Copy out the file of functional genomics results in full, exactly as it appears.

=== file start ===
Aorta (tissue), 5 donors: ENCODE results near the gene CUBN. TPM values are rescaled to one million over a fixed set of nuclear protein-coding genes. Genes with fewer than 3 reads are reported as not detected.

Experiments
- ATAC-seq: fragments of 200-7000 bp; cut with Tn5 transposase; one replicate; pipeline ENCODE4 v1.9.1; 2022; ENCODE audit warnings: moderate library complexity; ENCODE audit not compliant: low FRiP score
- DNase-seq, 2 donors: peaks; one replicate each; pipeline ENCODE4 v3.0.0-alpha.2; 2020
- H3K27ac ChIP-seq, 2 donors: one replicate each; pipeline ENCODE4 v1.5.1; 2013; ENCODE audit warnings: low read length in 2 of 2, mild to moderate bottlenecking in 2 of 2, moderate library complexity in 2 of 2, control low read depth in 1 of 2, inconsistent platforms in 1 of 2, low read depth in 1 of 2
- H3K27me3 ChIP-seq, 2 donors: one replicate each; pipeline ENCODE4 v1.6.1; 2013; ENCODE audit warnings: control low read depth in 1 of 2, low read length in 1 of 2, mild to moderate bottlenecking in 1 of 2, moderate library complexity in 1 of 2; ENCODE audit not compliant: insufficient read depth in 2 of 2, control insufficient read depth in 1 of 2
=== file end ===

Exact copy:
Aorta (tissue), 5 donors: ENCODE results near the gene CUBN. TPM values are rescaled to one million over a fixed set of nuclear protein-coding genes. Genes with fewer than 3 reads are reported as not detected.

Experiments
- ATAC-seq: fragments of 200-7000 bp; cut with Tn5 transposase; one replicate; pipeline ENCODE4 v1.9.1; 2022; ENCODE audit warnings: moderate library complexity; ENCODE audit not compliant: low FRiP score
- DNase-seq, 2 donors: peaks; one replicate each; pipeline ENCODE4 v3.0.0-alpha.2; 2020
- H3K27ac ChIP-seq, 2 donors: one replicate each; pipeline ENCODE4 v1.5.1; 2013; ENCODE audit warnings: low read length in 2 of 2, mild to moderate bottlenecking in 2 of 2, moderate library complexity in 2 of 2, control low read depth in 1 of 2, inconsistent platforms in 1 of 2, low read depth in 1 of 2
- H3K27me3 ChIP-seq, 2 donors: one replicate each; pipeline ENCODE4 v1.6.1; 2013; ENCODE audit warnings: control low read depth in 1 of 2, low read length in 1 of 2, mild to moderate bottlenecking in 1 of 2, moderate library complexity in 1 of 2; ENCODE audit not compliant: insufficient read depth in 2 of 2, control insufficient read depth in 1 of 2